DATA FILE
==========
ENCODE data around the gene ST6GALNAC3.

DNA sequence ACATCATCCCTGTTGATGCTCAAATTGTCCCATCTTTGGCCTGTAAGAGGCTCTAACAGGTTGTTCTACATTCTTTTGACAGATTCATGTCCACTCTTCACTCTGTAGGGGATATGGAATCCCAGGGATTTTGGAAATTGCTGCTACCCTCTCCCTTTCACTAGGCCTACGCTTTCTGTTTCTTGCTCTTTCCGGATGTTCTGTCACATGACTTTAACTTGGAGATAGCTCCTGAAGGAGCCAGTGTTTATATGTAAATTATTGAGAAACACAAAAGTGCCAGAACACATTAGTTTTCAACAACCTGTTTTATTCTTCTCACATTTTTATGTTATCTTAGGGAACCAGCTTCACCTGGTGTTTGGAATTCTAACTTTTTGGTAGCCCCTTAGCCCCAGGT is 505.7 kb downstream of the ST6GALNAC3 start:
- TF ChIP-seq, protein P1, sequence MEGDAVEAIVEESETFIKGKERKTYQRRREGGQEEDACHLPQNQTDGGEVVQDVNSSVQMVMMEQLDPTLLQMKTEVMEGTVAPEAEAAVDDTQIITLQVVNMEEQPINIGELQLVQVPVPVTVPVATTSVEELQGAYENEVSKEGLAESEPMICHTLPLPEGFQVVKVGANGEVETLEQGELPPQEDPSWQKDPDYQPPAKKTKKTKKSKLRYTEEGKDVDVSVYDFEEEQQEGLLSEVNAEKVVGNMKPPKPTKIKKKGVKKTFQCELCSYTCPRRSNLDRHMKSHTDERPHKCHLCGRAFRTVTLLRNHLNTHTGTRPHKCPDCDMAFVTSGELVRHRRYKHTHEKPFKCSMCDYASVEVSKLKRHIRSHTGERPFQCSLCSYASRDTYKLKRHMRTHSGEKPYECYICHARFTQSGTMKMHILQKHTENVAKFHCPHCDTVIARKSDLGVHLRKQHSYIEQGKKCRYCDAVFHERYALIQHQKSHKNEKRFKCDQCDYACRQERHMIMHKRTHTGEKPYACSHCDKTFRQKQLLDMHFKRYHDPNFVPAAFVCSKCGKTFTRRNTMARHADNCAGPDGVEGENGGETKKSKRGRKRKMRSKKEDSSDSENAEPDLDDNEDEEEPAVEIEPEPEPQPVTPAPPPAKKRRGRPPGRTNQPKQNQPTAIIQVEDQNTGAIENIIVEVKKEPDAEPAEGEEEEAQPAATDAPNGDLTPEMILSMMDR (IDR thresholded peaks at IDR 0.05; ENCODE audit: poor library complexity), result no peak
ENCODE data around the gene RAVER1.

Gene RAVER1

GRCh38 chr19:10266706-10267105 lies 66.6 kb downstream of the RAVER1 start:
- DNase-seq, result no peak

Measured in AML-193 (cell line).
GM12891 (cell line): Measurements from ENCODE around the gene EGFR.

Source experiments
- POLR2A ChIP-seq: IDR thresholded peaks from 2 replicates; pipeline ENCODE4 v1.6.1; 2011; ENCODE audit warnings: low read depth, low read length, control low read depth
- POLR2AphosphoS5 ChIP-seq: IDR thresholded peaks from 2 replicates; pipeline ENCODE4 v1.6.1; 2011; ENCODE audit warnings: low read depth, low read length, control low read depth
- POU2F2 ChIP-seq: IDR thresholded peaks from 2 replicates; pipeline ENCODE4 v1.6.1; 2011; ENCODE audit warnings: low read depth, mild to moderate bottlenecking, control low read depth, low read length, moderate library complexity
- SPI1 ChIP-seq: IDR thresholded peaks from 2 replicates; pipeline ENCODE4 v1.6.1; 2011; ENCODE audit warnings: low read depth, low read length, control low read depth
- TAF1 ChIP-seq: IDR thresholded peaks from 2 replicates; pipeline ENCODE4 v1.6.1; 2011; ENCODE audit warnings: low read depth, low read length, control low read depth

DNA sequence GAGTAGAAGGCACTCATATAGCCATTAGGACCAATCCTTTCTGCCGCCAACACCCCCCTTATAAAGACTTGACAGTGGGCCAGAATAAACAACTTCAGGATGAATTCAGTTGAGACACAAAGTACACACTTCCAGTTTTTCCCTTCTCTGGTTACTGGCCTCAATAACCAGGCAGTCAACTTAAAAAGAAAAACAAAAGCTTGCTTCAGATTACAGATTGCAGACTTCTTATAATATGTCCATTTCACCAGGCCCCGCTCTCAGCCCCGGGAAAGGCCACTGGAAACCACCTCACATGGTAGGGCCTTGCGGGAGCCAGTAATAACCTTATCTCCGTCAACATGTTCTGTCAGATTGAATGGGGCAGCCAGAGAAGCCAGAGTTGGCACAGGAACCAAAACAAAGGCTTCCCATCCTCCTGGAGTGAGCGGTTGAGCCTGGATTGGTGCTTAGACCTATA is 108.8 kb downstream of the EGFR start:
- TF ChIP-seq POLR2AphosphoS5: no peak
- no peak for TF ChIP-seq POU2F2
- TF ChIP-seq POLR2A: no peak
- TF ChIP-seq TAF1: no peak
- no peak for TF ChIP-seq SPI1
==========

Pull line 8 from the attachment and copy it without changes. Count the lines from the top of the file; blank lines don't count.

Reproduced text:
Measured in AML-193 (cell line).